Consequently, this unusually high G>T frequency in the TP53 hot spot region has to be considered at the light of major differences between previous studies [11], [12], [14] and the current work. Firstly, a limited number of patients (n = 5) was assessed in this study compared with previous studies which included 11 to ∼100 patients exposed to AA. Secondly, male and female patients were almost equally distributed in BEN and Taiwanese cohorts whereas the current cohort consisted only of women. Furthermore, there were substantial differences between both former and current cohorts in terms of mean age (66 versus 43 years old, respectively), and exposure duration and intensity. For the latter two features, no precise data could unfortunately be retrieved from the Taiwanese series as patient exposure resulted from intermittent ingestion of herbal remedies containing or likely to contain AA [14], [37]. In contrast, repeated intake of contaminated bread over time was estimated to expose BEN patients to a toxic dietary exposure which is equivalent to that documented for Belgian patients with AAN [11], [38]. While cumulative doses are a known significant risk factor for developing urothelial carcinoma [6], repeated AA exposure over a short period of time (mean 19 months) in the Belgian series may already have led to the cumulative toxic dose which, comparatively, was only achieved after several decades in BEN patients. Considering the higher daily intake of AA in Belgian compared to the BEN series and the susceptibility of hotspot codons to carcinogen-induced alterations, differences in the mutation profile would not be surprising. One of the major phenotypic difference observed in the Belgian cohort was the substantially quicker development of nephrotoxicity (within few months) and of cancer (within 2–6 years) after cessation of AA exposure [10]. Additional differences between studies laid in the current methodology for TP53 genotyping. This was indeed carried out only on fresh tissues using tissue microdissection followed by nested-PCR and conventional sequencing, which differs significantly from the AmpliChip p53 microarray on fresh [11], [12], [14] and on few formalin-fixed tissues [11] as previously reported. In that respect, it is interesting to note that the spectrum of TP53 genetic alterations in Taiwan and BEN patients whom tumors were assessed using identical TP53 genotyping, was notably similar [11], [12], [14].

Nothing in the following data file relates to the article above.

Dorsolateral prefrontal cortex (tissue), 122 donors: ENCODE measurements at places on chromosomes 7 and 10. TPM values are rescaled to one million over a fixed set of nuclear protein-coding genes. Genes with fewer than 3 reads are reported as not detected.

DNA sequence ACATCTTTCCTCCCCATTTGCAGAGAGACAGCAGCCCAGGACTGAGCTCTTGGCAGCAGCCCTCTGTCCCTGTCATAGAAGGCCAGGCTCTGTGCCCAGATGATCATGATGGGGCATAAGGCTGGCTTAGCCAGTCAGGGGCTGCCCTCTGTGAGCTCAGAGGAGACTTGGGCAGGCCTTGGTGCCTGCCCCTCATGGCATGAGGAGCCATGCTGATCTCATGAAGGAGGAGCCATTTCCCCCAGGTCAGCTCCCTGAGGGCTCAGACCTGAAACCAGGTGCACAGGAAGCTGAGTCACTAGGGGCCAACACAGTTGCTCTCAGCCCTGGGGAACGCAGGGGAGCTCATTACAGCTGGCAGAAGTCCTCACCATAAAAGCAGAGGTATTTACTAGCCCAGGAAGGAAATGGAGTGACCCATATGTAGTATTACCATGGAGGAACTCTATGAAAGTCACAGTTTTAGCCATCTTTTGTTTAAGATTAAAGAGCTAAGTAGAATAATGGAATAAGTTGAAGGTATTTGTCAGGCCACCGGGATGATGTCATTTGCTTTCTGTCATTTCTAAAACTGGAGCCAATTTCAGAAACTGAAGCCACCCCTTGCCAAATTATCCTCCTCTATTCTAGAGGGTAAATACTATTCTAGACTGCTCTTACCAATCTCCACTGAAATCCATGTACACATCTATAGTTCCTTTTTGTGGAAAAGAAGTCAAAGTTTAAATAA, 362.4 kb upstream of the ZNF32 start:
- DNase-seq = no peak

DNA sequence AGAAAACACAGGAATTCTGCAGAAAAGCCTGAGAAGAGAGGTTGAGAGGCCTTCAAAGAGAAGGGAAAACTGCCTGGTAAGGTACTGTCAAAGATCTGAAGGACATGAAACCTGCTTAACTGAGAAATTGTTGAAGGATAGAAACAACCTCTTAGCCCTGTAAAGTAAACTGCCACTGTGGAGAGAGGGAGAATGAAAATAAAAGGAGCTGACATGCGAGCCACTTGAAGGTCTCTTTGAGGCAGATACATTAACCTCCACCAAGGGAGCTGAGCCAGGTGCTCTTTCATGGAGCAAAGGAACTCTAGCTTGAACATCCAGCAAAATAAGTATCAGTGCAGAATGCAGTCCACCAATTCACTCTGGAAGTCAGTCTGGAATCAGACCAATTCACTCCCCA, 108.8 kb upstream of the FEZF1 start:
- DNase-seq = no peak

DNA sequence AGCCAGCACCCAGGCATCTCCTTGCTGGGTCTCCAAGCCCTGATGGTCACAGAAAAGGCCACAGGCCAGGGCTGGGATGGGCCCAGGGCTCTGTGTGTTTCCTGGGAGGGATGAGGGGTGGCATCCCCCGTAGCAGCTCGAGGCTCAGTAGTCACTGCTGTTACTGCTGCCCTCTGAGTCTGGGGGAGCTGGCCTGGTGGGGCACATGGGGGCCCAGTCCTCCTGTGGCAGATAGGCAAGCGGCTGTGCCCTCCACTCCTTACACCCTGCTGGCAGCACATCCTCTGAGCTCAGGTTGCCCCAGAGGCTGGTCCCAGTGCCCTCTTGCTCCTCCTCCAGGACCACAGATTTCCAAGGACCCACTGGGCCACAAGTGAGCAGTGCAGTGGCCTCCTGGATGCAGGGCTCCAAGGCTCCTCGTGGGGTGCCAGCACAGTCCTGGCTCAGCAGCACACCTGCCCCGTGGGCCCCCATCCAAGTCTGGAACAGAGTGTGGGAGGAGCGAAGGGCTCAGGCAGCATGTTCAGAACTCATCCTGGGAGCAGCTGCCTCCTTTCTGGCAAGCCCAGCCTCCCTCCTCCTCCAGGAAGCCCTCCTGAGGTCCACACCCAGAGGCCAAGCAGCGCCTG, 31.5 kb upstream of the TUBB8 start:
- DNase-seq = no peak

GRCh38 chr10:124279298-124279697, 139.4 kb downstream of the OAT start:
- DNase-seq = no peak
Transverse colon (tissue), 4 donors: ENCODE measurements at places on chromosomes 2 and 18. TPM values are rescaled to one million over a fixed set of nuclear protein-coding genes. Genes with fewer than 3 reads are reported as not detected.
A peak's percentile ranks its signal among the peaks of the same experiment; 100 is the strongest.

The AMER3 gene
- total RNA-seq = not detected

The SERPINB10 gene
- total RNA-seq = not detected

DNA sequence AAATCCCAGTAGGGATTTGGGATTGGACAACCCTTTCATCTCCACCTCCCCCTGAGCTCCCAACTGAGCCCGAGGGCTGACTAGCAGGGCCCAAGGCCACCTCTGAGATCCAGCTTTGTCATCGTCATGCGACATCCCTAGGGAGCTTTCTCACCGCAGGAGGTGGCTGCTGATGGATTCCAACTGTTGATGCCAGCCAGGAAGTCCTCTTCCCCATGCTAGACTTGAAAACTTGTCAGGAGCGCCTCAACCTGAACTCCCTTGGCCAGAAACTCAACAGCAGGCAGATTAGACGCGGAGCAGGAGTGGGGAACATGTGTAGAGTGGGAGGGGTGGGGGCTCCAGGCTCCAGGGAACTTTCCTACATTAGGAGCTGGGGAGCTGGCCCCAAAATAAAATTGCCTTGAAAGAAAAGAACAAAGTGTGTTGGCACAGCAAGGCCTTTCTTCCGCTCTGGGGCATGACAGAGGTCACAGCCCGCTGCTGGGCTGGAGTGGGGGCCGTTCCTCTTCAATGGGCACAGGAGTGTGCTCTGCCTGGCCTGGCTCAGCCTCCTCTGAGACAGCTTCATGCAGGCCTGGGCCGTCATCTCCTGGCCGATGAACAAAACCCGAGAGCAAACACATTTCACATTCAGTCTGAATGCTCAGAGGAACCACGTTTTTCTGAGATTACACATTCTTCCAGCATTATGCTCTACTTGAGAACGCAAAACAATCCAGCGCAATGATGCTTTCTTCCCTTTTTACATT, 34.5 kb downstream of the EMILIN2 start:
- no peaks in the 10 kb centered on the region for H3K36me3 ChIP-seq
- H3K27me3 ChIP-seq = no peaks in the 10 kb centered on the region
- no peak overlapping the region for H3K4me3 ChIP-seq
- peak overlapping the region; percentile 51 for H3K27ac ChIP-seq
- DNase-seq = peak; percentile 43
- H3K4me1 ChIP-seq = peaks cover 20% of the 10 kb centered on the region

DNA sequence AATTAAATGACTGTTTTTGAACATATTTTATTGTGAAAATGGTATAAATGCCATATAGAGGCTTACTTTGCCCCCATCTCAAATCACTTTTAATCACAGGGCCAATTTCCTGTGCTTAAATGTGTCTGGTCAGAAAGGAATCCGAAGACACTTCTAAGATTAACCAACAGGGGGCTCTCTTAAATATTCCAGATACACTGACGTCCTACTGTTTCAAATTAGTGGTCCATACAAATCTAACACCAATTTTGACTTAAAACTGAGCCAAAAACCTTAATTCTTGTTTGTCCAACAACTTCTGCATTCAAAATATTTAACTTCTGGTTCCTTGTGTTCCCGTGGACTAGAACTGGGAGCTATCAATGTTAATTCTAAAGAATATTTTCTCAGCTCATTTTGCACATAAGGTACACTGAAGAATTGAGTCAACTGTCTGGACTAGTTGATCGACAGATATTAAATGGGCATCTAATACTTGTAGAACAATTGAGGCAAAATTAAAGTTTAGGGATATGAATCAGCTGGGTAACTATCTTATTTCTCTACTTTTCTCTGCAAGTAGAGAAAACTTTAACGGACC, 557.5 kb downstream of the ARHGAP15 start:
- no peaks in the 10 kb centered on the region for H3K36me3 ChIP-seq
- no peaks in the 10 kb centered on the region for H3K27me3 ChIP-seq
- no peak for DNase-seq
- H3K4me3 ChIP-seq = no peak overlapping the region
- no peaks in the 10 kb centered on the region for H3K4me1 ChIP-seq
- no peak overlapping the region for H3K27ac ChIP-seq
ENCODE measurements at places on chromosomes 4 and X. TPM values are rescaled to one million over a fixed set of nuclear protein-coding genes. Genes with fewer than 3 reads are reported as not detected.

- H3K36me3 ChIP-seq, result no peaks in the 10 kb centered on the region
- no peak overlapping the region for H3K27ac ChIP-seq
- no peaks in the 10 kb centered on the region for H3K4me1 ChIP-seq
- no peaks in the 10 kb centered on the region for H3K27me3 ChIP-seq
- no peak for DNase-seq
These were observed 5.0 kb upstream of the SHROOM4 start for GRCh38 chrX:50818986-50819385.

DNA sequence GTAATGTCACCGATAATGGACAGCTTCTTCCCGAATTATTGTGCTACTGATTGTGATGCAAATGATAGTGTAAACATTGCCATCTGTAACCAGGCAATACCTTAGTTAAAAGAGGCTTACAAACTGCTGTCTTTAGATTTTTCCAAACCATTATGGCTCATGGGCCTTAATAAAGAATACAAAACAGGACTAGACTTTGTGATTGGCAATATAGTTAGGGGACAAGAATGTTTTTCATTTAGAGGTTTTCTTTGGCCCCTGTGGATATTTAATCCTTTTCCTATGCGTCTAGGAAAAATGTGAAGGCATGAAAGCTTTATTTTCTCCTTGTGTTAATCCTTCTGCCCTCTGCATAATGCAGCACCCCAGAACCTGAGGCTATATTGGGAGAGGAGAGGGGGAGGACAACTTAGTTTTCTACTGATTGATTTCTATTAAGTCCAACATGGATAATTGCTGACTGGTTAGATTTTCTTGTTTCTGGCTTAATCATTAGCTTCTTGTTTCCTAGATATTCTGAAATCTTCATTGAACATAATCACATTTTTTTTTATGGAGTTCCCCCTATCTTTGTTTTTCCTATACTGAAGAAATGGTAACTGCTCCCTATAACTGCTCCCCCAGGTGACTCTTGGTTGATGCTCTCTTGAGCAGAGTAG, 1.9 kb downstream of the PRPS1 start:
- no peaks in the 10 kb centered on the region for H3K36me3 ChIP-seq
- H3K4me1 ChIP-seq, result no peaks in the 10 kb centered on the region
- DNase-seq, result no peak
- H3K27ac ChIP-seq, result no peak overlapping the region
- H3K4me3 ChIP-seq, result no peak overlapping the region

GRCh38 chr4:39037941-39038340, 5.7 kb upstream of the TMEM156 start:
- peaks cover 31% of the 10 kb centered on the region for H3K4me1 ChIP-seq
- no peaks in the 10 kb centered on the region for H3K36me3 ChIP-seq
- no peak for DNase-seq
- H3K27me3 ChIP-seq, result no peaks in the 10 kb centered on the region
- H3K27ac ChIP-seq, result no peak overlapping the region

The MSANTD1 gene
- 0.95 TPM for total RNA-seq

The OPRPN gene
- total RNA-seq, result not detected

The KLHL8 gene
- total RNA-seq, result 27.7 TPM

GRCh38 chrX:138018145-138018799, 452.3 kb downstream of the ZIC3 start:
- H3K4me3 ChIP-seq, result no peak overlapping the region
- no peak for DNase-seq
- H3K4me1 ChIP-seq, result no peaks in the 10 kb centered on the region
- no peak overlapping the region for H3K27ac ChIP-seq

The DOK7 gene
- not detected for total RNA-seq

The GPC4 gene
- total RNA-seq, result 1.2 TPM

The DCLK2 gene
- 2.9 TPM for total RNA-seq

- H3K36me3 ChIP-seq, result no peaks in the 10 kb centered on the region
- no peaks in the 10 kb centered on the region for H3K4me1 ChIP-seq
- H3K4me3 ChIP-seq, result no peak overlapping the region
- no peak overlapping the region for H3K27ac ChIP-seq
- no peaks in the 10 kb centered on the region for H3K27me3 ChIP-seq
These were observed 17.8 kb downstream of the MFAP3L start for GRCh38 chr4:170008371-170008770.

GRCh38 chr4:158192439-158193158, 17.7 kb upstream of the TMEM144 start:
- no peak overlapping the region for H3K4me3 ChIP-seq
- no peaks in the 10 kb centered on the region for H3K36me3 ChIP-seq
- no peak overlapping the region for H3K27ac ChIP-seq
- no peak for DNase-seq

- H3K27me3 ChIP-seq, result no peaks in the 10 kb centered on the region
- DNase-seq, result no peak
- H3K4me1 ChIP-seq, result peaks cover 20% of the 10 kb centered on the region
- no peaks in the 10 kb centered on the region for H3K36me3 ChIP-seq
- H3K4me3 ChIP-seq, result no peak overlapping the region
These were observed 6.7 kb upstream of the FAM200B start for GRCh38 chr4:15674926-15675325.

In conclusion, our documentation of expected A > T transversions attributable to AA exposure in the TP53 gene of the Belgian AAN associated TCC is the first demonstration of a clear causal relationship between AA exposure and the development of urothelial malignancy in this cohort. Interestingly, and although assessed on small series of female patients, there are two striking highly significant observations characterizing the current series: the addition of poly- or multiclonal TP53 alterations to the otherwise well-known AA mutational fingerprint and the unusually high prevalence of G>T transversion in the p53 binding site, two new features appearing as a complementary signature possibly reflecting the toxicity of a cumulative dose of AA over a short period of time.


We are particularly grateful to Prof Michel Jadoul, Nephrology/IREC, CUSL, for carefully reviewing the manuscript. We would like to thank Ms France Hanon, CTMA/IREC, and Mr Philippe Camby, Pathology/IREC, CUSL, for their excellent technological contribution and Mr Stephane Lagasse, Pathology/IREC, CUSL, for the microphotographs.

Author Contributions

Conceived and designed the experiments: SA AFD MH YG JPC JLG. Performed the experiments: SA AFD JFD MH. Analyzed the data: SA MH JPC JLG. Contributed reagents/materials/analysis tools: SA MH JPC JLG. Contributed to the writing of the manuscript: SA AFD JA JPC JLG. Designed the software for statistical analysis: JA.